On March 27, 2017, the ASU University Senate voted to approve an open access policy for ASU. The policy reads:
What is Open Access?
Open access refers to the free availability of journal articles on the public internet, permitting any user to read, download, copy, distribute, print, search, or link to the full texts of these articles, crawl them for indexing, pass them as data to analytical software, or use them for any other lawful, non-commercial purpose, without financial, legal, or technical barriers other than those inseparable from gaining access to the internet itself.
Why did we pass an Open Access Policy?
The University Senate Leadership believed that any policy concerning Open Access should come from the faculty. This allows for consistency in requirements for inclusion in the repository, provides guidelines for any unit policies on Open Access, and gives one voice to the university.
The policy seeks to increase the reach and impact of ASU research by making it more widely available. This goal supports ASU’s charter for inclusivity and social embeddedness and has significant potential benefits for both readers and authors of research articles.
Readers, including researchers at institutions that cannot afford subscriptions to all of the relevant professional journals, benefit by being able to freely access manuscripts of articles by ASU faculty. This access can help to accelerate the research and discovery process in various fields.
Authors benefit by having a larger readership of their work. Open access articles are more easily discovered by researchers using online tools such as Google Scholar, and are more easily linked to and discussed in public forums. This could lead to more citations to their articles. Some studies show a citation advantage for open access articles, ranging from small to more than 500 percent. All such studies show an increase in readership.
Research funders are increasingly supporting such efforts as well. The National Institutes of Health have required open access for funded research articles since 2008, and a wave of other US agencies have followed suit.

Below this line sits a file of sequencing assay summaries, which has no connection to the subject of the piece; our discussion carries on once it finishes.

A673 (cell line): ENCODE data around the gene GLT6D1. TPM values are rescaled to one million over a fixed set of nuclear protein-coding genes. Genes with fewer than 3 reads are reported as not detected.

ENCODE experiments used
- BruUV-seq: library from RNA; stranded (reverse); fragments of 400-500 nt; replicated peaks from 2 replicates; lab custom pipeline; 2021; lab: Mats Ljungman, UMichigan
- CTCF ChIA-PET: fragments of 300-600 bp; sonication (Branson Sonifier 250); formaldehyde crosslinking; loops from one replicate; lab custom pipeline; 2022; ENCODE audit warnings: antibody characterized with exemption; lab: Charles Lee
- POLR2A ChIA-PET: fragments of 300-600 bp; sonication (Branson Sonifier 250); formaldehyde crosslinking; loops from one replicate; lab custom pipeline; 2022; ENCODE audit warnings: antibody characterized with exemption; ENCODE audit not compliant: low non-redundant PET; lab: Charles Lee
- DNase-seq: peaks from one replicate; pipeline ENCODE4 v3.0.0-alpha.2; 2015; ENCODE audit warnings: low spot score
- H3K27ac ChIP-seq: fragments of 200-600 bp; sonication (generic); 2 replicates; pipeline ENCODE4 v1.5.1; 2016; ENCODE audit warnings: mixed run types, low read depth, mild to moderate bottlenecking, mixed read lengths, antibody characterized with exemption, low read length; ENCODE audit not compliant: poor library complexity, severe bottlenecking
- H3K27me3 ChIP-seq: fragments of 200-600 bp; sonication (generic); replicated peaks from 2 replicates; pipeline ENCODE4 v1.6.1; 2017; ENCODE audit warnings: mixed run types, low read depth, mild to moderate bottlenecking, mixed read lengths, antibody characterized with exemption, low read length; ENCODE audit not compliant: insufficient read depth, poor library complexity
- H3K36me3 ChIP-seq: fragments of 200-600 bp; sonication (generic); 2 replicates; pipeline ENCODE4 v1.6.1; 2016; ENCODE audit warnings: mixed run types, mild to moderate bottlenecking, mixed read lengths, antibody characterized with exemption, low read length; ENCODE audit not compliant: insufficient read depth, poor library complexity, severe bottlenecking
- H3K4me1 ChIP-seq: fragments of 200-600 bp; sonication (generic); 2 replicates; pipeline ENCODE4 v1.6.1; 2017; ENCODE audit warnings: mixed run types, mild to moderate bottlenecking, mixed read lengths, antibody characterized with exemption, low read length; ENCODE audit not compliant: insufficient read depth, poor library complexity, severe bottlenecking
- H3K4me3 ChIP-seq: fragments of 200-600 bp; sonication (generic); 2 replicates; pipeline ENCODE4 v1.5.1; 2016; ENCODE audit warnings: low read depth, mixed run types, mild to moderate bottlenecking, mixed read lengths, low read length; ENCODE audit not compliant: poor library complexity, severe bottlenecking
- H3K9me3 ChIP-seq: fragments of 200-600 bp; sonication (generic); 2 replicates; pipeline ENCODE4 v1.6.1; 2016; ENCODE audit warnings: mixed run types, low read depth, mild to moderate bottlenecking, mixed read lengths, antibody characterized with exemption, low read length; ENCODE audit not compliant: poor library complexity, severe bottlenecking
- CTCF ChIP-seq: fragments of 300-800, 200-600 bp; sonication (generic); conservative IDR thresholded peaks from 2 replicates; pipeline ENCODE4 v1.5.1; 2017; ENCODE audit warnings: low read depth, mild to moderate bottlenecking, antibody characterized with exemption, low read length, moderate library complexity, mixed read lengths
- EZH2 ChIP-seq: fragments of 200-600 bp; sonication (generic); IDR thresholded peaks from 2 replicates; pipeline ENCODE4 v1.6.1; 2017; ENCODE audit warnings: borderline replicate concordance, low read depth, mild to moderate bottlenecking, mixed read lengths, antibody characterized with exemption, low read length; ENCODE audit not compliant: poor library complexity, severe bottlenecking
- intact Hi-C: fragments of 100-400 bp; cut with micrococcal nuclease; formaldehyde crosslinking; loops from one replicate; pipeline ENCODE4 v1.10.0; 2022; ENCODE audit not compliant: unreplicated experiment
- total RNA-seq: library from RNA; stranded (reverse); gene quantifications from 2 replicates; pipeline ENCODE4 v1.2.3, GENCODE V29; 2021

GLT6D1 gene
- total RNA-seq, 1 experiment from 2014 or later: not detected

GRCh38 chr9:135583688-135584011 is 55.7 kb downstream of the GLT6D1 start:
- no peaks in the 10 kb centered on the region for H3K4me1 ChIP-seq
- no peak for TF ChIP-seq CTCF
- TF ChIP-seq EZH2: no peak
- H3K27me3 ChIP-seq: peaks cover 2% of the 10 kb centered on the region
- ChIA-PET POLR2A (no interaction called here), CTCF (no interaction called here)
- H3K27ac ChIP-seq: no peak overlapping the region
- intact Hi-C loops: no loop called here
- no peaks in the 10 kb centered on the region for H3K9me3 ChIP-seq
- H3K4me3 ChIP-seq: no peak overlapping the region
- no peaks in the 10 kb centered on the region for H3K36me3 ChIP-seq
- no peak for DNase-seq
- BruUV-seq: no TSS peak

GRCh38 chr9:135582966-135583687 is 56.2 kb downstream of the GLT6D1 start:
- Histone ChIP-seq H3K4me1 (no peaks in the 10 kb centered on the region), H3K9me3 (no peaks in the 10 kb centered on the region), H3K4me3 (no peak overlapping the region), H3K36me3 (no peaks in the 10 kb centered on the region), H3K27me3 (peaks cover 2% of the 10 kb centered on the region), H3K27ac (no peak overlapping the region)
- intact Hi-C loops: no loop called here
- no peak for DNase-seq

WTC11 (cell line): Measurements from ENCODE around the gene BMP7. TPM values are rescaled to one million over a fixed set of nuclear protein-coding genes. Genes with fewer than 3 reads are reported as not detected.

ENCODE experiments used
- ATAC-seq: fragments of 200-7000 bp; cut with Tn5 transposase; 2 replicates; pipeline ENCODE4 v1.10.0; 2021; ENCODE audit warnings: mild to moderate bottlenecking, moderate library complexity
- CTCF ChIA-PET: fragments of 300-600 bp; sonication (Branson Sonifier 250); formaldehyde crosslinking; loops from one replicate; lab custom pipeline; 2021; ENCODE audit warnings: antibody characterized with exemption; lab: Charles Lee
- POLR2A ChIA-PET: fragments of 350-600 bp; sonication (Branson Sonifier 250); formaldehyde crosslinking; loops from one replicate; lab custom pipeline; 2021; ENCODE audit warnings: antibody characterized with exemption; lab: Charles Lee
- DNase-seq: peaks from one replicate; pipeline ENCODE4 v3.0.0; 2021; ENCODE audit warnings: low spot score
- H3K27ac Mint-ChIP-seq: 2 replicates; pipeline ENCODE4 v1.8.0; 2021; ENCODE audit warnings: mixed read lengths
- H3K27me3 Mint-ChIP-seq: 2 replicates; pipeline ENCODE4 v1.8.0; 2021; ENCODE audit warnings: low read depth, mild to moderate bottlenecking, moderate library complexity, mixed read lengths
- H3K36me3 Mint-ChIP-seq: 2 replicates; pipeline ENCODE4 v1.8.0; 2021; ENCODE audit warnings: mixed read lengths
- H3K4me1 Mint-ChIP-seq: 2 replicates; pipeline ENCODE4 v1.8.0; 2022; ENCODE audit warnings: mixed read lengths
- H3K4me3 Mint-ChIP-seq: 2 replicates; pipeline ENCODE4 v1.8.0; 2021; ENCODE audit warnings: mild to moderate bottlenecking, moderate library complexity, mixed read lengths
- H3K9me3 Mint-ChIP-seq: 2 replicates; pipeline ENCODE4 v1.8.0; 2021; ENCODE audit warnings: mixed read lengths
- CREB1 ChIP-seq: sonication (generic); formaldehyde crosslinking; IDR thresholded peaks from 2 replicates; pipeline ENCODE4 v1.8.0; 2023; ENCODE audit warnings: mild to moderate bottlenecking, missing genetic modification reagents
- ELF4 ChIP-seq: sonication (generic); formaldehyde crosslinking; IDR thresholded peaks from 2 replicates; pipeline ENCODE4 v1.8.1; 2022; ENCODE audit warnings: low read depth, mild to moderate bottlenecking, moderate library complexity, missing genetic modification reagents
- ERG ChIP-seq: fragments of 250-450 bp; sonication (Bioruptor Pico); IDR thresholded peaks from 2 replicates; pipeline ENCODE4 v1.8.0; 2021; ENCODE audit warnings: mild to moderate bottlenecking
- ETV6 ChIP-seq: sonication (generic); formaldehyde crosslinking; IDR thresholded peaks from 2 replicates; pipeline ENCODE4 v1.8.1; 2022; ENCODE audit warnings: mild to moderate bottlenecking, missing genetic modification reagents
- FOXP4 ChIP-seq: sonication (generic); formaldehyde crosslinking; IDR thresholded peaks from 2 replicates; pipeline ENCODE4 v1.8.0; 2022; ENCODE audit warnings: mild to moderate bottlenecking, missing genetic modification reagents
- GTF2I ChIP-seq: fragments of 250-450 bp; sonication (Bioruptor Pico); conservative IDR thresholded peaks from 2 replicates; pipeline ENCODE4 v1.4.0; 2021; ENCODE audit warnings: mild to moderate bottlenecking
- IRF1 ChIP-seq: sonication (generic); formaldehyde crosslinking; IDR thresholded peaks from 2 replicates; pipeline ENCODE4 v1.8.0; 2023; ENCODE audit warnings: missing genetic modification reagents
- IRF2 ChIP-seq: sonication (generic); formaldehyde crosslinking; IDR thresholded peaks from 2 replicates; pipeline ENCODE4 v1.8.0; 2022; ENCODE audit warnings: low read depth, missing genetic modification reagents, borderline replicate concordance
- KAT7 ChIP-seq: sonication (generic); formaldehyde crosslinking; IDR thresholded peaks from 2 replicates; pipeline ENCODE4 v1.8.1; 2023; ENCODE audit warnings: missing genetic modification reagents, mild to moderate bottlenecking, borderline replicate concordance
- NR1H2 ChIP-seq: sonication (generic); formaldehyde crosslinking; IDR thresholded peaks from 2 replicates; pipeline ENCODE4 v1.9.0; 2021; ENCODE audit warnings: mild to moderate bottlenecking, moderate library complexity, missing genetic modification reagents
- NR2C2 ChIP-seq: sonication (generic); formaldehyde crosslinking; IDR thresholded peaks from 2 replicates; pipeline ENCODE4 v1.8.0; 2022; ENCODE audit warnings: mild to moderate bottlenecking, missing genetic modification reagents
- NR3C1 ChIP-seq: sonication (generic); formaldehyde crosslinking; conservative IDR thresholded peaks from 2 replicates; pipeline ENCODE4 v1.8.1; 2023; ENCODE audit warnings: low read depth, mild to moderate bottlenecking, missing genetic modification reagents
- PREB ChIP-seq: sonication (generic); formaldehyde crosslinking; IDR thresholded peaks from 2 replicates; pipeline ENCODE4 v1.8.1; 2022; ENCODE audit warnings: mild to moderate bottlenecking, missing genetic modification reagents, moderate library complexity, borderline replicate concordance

What other institutions have open access policies?
Faculties at many universities have similar policies, including Harvard University, MIT, Caltech, Duke University, Oregon State University, University of Arizona, University of Colorado, University of Illinois-Urbana Champaign, University of Kansas, University of North Carolina-Chapel Hill, and the entire University of California System. MIT has created a list of universities in the United States that have policies.
Does the policy apply to me if I don’t have a grant?
No. This policy is voluntary for authors who do not have a grant, or whose funders do not have an open access requirement.
The policy applies automatically to authors who accept grants from funding agencies which have open or public access requirement for research results.
What funding agencies require open access?
In 2013, the White House Office of Science and Technology Policy released an executive order for all federal agencies with budgets of over $100 million to develop plans "to make the published results of federally funded research freely available to the public within one year of publication and requiring researchers to better account for and manage the digital data resulting from federally funded scientific research.” This comprehensive guide provides details about these agencies and their policies..
Additionally, many non-governmental funding agencies are requiring open access to research results as a condition of funding, such as the Bill and Melinda Gates Foundation, the Howard Hughes Medical Institute, and the Wellcome Trust. The Open Research Funders Group is another good resource for learning about funding organizations with an open access requirement.
Does the Open Access policy affect where I can publish my work?
No. This policy does not require publication in open access journals or any other venues. ASU faculty members are free to choose the journals in which they publish.
What do I have to do to comply with this policy?
When ASU faculty members publish an article, they should also work with the ASU Library to deposit a version of article into the ASU Digital Repository, as well as any repository required by a funder. Once in the repository, the article will be made freely accessible, taking into account any publisher embargo periods. The article will have a descriptive record associated with it in the repository that includes a reference to the published version and the journal in which it appears.
How have publishers responded to these kinds of policies?
Most publishers currently allow their authors to post the final accepted manuscripts in institutional or disciplinary repositories, though some publishers may require access to be restricted through an embargo period, which may vary from six to twenty-four months. Because some funding agencies have had public access policies for years, publishers are already aware of the requirements and may have a special policy in place to help authors comply. The SHERPA/FACT tool helps researchers check if journals comply with their funder's requirements, or you can contact Anali Perry for more information.